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The Cloud Migration Gotchas..

All leading cloud providers have a well defined Cloud Adoption Framework that will help you shape up your cloud migration strategy. Customers would eventually end up with one of the 5 'R's of rationalization - Rehost(Lift&shift) , Refactor, Rearchitect, Rebuild or Replace.  Once you have identified the approach , next steps would be planning and execution. However the best  plans laid out by  a professional services team can be driven off the track by  customer specific environment challenges. If you are helping customers with cloud migration, here are few things that you might want to think through again and prepare for before you go all in . 1.Start with stakeholder buy in The first step called out in Azure Cloud Adoption Framework is Strategy  or rather the motivation of the organization to move to cloud. Though this would usually be done in the presales phase and might have the buy in of the C-Suite, it is very important that this acceptance trickles down to stakeholde
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Azure Arc integrated Kubernetes cluster

Multi and Hybrid cloud deployments have become more of a norm than exception and how seamlessly you can manage resources deployed across multiple environments would determine the success of your digital transformation. Azure Arc enables this by providing a solution that enables consistent management of workloads across environments. It helps onboard resources from  heterogeneous deployments  and manage them using familiar premises of Azure Resource Manager. Azure Arc currently supports VM, Kubernetes clusters(preview) and databases(preview) , and you can monitor and manage them from Azure irrespective of where it is deployed. Azure Arc can  be used for centralized monitoring and management of k8s clusters deployed across different cloud environments or on-premises. This service is currently in preview. As part of my weekend tinkering , I explored Azure Arc enabled Kubernetes cluster. The process for setting it up for a lab is pretty straight forward, and you will get most of this infor

AKS-managed Azure AD : How to integrate your AKS cluster with Azure AD

AKS is evolving at a dizzying pace and there have been quite  a number of changes since I wrote about AKS namespace isolation and AAD integration . The major update is in terms of creating and Azure AD integrated AKS cluster. You no longer need to create and manage the server and client application, it is handled by the AKS resource provider.  There are few limitations with this approach though before you get started   - You cannot disable the AKS-managed Azure AD integration once it is enabled   - Process is supported only for RBAC enabled clusters   - Azure AD tenant once integrated cannot be switched to a different one Lets start with creating an Azure AD group. You can also use an existing one if you want to. Note that creating an Azure AD group would need Global administrator rights I am executing these steps from Azure cloud shell , where all the required tools like Azure CLI and Kubectl are preinstalled 1. Create the Azure AD group for your cluster administrators. Note down the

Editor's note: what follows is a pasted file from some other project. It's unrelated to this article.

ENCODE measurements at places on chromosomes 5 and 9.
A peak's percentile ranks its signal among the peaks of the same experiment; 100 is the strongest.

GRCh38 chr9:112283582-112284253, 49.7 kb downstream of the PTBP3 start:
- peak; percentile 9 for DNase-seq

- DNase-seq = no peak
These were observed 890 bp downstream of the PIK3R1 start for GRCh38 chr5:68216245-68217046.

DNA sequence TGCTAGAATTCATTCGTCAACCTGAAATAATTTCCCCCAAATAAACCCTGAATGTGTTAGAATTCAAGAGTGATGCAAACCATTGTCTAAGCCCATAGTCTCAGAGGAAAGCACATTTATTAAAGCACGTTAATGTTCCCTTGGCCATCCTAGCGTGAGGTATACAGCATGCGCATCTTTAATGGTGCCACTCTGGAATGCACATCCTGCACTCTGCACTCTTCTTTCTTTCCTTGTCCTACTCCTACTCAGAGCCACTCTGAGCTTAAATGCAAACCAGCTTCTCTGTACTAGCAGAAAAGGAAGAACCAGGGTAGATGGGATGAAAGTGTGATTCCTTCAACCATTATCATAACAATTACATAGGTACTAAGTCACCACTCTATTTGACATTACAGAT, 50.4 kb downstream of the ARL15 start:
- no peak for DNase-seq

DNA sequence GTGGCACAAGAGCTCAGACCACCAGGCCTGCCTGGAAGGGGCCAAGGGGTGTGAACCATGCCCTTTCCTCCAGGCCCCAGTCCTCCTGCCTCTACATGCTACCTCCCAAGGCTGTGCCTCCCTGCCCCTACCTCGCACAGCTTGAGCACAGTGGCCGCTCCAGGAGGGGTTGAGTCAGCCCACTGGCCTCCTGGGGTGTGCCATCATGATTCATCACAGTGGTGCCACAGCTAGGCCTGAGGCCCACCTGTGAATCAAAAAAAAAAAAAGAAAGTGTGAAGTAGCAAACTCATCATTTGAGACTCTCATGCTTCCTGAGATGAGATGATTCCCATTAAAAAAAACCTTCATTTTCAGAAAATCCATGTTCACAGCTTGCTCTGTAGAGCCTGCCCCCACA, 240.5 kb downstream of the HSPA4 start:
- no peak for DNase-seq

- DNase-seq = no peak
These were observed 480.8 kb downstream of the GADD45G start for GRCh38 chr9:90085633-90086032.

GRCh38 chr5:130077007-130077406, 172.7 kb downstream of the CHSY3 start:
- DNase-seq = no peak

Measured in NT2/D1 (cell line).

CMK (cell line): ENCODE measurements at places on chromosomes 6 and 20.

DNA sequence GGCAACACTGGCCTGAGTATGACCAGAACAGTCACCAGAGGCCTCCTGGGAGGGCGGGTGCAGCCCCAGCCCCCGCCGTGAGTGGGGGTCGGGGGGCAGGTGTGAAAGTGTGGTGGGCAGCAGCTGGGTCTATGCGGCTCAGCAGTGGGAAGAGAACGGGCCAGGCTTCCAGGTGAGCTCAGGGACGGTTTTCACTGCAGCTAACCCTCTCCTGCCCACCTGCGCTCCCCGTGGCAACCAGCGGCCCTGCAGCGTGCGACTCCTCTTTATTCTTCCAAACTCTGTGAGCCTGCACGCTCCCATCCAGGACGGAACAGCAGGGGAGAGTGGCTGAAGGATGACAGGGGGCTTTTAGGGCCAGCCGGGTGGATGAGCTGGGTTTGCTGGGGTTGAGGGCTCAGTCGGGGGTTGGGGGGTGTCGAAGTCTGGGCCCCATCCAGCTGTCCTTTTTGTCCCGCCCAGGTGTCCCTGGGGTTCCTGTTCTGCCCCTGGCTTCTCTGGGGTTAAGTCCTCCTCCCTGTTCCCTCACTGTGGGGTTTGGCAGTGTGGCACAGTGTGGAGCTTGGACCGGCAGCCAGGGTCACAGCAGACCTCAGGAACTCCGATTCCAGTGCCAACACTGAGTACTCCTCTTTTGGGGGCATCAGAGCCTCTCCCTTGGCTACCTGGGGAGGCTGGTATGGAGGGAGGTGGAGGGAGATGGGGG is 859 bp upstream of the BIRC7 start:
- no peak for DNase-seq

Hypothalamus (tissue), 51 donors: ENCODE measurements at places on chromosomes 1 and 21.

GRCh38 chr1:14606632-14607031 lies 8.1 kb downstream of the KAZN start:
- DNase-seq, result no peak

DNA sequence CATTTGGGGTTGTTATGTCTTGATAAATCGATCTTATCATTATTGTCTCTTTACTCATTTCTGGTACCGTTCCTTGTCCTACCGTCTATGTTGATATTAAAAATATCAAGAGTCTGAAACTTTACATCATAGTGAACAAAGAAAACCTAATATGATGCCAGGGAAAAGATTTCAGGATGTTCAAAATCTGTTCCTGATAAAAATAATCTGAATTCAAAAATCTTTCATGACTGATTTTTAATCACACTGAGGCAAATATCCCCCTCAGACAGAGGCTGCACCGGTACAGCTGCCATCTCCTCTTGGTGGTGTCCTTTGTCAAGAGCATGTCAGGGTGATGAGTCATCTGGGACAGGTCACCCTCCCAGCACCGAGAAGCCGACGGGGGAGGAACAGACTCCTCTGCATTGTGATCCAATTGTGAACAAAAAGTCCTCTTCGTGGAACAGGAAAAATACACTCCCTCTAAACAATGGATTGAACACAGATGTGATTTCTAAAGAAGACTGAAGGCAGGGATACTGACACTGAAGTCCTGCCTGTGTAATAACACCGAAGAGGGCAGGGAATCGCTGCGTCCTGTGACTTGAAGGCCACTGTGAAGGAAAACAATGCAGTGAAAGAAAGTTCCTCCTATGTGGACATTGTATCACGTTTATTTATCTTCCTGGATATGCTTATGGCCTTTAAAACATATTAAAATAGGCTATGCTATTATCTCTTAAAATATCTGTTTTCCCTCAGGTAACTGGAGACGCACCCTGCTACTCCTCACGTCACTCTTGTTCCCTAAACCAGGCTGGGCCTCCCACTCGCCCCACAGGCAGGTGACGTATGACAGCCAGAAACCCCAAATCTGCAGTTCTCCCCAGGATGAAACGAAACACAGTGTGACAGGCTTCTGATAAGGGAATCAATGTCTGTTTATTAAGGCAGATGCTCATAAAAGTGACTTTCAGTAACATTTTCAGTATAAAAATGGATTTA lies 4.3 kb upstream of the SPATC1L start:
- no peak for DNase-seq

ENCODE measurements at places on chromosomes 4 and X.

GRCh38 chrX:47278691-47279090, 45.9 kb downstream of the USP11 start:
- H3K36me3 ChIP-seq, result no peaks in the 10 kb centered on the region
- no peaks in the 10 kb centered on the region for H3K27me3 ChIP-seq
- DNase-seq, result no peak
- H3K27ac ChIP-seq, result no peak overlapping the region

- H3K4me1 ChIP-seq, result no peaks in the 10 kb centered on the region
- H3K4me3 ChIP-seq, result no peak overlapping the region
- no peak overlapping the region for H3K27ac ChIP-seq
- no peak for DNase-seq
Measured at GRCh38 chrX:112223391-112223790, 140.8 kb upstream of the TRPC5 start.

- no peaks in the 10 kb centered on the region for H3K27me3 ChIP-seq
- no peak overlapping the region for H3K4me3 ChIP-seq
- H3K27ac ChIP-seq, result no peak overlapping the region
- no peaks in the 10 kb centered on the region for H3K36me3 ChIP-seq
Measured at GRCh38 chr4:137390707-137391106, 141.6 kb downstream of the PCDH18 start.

Kubernetes best practices in Azure: AKS name space isolation and AAD integration

Once you have decided to run your workloads in AKS service in Azure, there are certain best practices to be followed during design and implementation. In this blog we will discuss two of these recommended practices and the practical aspects of their implementation- Azure AD integration and name space isolation While AAD helps to authenticate users to your AKS cluster using the existing users and groups in your Azure AD, name space isolation provides logical isolation of resources used by them. It is useful in multi tenant scenarios where the same cluster is being used by different teams/departments to run their workloads. It is also useful in running say a dev, test and QA environment for organization in the same cluster. Combining AAD integration with name spaces allow users to login to their namespace using their Azure AD credentials AAD integration with AKS : The following Microsoft document will get you started  with AAD integration of AKS cluster.: https://docs.microsof

Introducing Azure Firewall

Azure firewall is the latest addition to Azure security features portfolio. It was announced in preview last week along with Azure virtual WAN. Along with other features such as NSG and WAF , Azure Firewall enables additional protection for your applications hosted in Azure. We know that NSG offers network level protection(L3) and helps in implementing restrictions on incoming and outgoing traffic at network layer. WAF enables inbound security for web applications at Layer 7.Azure Network firewall provides outbound network layer(L3-L4) and application level (L7) protection for Http and Https traffic. There are two types of rules that can be created in Azure Firewall. Application rule and Network rule. As name indicates Network rule can be used to allow/deny traffic at network layer by defining the source IP & protocol + Destination IP& protocol. Application rules can be created to allow or restrict outbound traffic to specific FQDNs. If you want to play around with Azu